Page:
Tales of an old timer have it that the glades of the Ozarks (native grasslands growing where bedrock is at or near the soil surface), grew grass year-round for livestock and wildlife. The old timer continued that there was no need to feed hay in winter because there was always something green. How can this be when the native grasslands are so well known for their summer grass growth and profusion of wildflower blooms?
One of the famous grasses-of-summer is Big Bluestem. As I write this, a touch of snow still remains on the ground and all of the above-ground parts of the Big Bluestem are brown; it is not collecting any sunlight. It will show no signs of life until it sluggishly wakes up sometime in mid to late April. This grass is classified in a group called warm season grasses, and this group contains other well-known grasses of our grasslands (e.g. Indiangrass, Little Bluestem, Switchgrass, Eastern Gama Grass).
The answer to the old timer’s mystery however lies in the fact that there is another class of plants in addition to those grasses-of-summer, known as cool seasons. Take for instance a lesser-known species, Wild Ryes. Peeking out of the snow today is 3-4” of green growth that is actively collecting sunlight. Though it may not be measurably growing aboveground in the snow, it is growing new roots below ground and getting ready for the warmer weather when it will quickly take off and grow.
When warm season grasses and cool season grasses are present, the growing season can be extended from as little as one third of the year to three quarters of the year! This has obvious benefits to both wildlife and livestock: if there are actively growing plants, there is quality forage, and, if the plants are growing nearly year-round, there will be more to eat. In fact, a diversity of plants can produce over 200% more growth than a single high-producing species planted alone1.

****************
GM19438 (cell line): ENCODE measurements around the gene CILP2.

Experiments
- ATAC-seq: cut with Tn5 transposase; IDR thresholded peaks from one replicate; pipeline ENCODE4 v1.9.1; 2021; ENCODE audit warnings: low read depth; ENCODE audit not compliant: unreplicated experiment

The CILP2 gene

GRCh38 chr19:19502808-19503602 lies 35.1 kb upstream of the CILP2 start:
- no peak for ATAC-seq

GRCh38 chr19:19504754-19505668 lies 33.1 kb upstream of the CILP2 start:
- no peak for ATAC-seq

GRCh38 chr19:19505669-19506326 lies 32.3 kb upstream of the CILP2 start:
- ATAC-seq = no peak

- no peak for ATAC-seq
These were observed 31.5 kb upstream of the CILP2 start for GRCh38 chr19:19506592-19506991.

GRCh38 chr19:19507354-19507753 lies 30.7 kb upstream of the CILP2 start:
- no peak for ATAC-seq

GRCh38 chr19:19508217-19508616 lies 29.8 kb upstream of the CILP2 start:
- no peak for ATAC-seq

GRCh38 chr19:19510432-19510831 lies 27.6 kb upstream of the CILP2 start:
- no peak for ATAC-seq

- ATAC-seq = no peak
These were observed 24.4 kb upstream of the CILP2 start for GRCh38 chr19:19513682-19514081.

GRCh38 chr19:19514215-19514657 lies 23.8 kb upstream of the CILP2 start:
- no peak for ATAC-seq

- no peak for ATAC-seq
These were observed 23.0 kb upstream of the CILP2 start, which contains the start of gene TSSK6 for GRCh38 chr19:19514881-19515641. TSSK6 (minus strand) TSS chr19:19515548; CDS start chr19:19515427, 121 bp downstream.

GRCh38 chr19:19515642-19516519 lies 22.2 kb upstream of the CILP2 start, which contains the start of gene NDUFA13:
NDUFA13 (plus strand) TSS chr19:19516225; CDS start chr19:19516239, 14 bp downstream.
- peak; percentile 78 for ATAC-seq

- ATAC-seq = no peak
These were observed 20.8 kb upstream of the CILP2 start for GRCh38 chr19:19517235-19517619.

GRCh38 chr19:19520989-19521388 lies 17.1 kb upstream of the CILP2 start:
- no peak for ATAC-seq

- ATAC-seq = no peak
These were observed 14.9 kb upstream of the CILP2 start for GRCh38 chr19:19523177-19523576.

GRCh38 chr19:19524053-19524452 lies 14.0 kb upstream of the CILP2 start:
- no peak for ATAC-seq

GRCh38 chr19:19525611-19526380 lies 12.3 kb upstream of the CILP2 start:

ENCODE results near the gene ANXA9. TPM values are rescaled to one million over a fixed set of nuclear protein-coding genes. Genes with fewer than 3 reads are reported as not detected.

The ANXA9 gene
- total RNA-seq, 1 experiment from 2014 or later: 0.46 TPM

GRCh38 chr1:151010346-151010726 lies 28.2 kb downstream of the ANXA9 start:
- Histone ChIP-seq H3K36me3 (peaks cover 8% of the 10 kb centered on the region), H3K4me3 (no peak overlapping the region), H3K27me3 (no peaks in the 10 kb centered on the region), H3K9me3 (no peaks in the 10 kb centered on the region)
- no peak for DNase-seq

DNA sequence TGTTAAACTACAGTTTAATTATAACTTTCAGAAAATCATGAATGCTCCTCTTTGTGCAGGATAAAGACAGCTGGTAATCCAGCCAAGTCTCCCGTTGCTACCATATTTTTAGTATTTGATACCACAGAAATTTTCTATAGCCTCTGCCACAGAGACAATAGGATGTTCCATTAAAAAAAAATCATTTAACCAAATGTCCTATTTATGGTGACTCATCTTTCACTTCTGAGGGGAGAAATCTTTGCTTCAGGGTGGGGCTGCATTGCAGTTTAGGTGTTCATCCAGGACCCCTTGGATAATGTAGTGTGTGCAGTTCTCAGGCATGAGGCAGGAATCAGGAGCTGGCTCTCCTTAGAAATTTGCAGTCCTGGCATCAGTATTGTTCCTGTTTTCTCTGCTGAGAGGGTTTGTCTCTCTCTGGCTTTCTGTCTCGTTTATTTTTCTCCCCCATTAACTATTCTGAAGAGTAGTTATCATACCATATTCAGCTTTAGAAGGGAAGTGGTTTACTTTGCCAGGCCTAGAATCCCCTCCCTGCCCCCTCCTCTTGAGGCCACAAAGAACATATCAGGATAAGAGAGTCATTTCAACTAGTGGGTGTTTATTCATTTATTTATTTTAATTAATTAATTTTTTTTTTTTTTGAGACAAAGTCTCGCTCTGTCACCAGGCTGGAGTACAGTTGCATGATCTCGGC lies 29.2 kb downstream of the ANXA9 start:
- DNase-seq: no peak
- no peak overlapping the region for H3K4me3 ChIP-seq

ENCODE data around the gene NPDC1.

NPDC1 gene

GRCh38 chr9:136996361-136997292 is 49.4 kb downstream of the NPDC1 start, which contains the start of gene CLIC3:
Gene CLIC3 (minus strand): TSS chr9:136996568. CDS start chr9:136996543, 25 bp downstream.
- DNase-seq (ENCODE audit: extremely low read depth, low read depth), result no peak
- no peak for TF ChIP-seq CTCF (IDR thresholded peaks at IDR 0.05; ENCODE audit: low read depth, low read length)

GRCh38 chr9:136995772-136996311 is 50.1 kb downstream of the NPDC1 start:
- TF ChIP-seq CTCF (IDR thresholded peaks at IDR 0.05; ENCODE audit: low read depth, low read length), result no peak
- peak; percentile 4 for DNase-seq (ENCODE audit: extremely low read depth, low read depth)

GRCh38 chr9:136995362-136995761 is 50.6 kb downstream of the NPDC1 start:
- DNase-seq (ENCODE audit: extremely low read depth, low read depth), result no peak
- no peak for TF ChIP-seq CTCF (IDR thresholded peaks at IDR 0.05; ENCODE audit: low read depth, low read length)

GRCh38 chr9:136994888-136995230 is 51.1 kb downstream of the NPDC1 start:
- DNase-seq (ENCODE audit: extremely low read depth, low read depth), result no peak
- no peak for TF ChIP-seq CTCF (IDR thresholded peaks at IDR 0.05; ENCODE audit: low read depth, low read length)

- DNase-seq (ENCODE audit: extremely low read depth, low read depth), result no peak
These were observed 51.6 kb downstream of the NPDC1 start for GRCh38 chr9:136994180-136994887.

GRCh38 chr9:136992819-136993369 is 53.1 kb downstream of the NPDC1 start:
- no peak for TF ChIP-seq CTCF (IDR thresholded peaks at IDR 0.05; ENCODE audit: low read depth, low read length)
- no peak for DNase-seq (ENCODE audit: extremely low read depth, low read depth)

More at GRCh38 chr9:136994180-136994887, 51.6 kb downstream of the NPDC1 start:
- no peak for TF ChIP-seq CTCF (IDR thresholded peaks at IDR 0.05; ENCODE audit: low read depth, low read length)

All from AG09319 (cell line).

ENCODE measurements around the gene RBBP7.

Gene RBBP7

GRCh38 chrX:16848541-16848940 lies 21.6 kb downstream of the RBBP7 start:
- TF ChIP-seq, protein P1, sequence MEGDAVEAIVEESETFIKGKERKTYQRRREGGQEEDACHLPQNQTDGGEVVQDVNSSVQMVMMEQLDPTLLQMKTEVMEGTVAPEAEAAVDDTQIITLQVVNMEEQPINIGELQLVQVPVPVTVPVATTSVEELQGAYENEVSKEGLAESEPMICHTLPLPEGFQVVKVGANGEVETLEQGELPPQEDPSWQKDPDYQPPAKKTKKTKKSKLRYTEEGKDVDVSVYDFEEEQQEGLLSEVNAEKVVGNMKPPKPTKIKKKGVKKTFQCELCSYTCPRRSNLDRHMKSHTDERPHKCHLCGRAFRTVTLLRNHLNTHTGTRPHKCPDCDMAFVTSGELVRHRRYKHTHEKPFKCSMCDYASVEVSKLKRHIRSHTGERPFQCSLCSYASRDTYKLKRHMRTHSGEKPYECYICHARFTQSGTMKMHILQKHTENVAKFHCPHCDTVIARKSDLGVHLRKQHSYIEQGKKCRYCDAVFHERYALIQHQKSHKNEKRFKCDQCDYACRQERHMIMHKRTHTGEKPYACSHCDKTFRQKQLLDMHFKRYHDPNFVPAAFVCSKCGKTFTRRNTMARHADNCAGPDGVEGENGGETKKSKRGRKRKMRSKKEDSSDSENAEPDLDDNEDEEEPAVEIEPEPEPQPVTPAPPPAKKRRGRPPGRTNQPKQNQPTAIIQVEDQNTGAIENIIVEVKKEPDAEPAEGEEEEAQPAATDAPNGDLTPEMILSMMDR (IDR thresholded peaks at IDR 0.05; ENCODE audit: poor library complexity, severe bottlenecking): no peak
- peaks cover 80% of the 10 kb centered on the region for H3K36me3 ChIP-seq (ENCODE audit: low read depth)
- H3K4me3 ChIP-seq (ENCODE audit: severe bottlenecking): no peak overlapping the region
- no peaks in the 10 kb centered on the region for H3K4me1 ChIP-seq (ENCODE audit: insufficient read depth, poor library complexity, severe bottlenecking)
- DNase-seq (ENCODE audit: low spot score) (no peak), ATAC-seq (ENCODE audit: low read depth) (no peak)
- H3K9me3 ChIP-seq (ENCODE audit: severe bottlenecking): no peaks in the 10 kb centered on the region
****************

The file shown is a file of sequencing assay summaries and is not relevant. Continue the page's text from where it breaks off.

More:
From the perspective of folks who want to restore a rare and declining habitat (e.g. savanna, glade, prairie) or folks who want to landscape with native plants, there are also benefits to having plants that grow in each season. It reduces the weed competition (Mother Nature will put something there if you don’t), takes more carbon out of the air and puts it in the soil (adding carbon to the soil in the form of organic matter is a good thing for the soil and the plants growing in it), and makes for healthier soils (the microscopic creatures in the soil have a more steady food supply with a diversity of plants).
Diversity is as good as it gets!
1 The statement that diverse native grasslands can produce over 200% as much forage as a monoculture of Switchgrass is based on very interesting research by David Tilman and others and published in an article titled “Carbon-Negative Biofuels from Low-Input High-Diversity Grassland Biomass”, which is found in Science Volume 314 and published in 2006.